Dead Theologians said...


Good point. I see a kinship or closeness in calling someone "Brother."


Dead Theologians said...


There is no doubt that our calling is one of honor Hebrews 13 but to demand respect or think that we cannot be rebuked is nuts.


Anonymous said...

Paul introduced himself to the Romans as a "Servant of Christ Jesus."

To the Philippians his introduction reads, "Paul and Timothy, servants of Christ Jesus."

To Philemon, he was a "Prisoner of Christ Jesus."

James was a "Servant of God and the Lord Jesus Christ."

Peter appealed to the elders among the people as a "fellow elder" and introduced himself as "Simon Peter, a servant and apostle of Jesus Christ."

Jude said he was a "Servant of Jesus Christ and a brother of James."

Never should someone call themselves the "Senior Pastor" or refer to their wife as the "First Lady."

Jesus said we are not to be called "Rabbi," and we are never to call anyone "father or teacher." He said , "the greatest among you will be the servant and who ever exalts himself will be humbled and whoever humbles himself will be exalted."

Dead Theologians said...


Thanks for the great comment.


dsstanfield said...

At our church, most of the men call my husband by his first name. There is one dear man in particular that calls him "pastor," but it is more of an affectionate term than a title. The small children all call him Pastor J......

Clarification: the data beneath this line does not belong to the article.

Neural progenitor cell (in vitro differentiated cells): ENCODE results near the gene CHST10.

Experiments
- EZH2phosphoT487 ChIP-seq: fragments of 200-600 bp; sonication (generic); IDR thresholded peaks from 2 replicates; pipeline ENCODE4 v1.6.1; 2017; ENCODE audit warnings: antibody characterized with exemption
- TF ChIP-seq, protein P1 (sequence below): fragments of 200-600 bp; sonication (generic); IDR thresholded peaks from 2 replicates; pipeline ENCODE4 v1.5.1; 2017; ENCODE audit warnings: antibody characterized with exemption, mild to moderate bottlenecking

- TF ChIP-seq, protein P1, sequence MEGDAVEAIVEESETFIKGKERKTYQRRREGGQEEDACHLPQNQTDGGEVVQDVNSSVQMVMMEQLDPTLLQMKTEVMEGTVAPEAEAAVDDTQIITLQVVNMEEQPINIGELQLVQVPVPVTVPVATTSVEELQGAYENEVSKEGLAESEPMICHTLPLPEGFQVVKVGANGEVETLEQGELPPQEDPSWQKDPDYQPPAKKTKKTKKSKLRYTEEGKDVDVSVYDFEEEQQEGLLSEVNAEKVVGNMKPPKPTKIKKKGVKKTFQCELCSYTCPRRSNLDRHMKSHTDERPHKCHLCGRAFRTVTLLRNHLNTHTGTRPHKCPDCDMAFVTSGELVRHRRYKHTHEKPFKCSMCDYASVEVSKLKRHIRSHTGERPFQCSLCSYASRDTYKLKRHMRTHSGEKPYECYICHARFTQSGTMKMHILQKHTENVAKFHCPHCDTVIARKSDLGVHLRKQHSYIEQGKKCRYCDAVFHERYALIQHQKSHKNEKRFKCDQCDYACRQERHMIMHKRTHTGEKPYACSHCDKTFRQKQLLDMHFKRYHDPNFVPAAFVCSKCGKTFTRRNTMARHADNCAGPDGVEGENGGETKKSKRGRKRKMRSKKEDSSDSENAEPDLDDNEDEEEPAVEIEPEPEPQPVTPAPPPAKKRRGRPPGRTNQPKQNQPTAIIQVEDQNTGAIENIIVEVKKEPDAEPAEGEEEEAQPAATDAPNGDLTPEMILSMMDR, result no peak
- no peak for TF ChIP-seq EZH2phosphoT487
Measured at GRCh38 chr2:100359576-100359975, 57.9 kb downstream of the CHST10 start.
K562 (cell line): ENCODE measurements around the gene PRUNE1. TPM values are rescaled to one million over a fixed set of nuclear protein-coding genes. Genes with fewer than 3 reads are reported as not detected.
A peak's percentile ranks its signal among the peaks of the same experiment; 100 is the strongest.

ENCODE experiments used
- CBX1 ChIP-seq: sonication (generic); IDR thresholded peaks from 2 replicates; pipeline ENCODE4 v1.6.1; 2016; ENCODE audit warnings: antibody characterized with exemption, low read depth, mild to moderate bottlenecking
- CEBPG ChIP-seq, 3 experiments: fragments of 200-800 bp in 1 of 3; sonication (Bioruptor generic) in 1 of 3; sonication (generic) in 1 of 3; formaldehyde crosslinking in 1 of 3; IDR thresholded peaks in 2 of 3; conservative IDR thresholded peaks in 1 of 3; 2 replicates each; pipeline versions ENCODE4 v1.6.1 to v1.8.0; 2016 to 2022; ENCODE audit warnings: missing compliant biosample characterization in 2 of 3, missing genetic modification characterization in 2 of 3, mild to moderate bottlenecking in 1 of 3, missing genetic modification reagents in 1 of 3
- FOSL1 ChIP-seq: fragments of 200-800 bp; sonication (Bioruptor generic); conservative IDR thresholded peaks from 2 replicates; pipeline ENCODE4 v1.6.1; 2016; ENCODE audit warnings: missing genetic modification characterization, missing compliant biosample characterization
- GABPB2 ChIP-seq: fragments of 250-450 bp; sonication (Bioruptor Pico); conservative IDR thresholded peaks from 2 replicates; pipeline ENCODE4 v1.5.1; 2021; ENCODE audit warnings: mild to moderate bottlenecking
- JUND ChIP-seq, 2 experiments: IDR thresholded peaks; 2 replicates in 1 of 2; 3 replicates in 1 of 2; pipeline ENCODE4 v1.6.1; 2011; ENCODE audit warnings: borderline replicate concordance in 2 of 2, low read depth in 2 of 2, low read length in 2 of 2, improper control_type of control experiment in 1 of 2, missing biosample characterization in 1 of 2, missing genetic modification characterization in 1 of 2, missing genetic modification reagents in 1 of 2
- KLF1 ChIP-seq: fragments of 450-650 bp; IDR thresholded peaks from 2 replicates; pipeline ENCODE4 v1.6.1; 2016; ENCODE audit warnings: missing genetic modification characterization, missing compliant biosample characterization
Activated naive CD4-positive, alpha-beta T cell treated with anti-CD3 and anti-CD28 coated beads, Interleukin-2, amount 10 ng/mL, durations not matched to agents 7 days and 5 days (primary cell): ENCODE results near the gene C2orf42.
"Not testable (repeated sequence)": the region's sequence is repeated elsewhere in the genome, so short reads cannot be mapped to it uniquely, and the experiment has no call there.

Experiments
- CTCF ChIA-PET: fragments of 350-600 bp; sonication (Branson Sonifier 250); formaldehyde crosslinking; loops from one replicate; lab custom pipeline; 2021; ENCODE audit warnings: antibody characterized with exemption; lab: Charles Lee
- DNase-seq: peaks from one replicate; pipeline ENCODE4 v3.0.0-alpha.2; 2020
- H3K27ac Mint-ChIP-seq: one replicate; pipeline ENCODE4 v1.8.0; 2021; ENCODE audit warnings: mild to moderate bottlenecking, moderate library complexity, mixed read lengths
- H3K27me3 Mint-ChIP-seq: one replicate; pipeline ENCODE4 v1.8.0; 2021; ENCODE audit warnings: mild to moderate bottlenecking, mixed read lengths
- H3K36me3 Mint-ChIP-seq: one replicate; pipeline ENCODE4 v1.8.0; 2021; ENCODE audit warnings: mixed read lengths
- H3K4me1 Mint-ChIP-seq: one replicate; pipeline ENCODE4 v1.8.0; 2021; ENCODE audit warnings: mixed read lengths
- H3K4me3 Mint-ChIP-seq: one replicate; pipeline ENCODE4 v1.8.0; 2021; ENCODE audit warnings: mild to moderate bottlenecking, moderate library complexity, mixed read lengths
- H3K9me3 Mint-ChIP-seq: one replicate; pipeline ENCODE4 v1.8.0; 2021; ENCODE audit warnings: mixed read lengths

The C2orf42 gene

Respect is not something you demand, it is something you earn. To insist that someone only refer to you as "Dr. so and so", smacks of narcissism.

Timothy said...

AS the word "Doctor" is is a form of "teacher" and the Bible says to "call no man teacher" (Mat 23:10) then "doctor" should be out.

But, if we take Matthew 23:9-10 in the spirit that Christ intended, we also should not call anyone "pastor" (shepard) because we have but one pastor or shepard in heaven. Quite the conundrum.

Keith said...

In the church I grew up in, the adults were referred to as Brother or Sister [Last Name].

At our current church, the pastors/paid ministers are typically referred to as Brother [First Name]. Our "senior pastor" has the same first name as one of the "associates," so some people refer to the associate as Brother [FIRST Name] and the senior is referred to as Brother [LAST Name] or simply "Pastor." I don't hear any of the women referred to as Sister. Don't ask me why.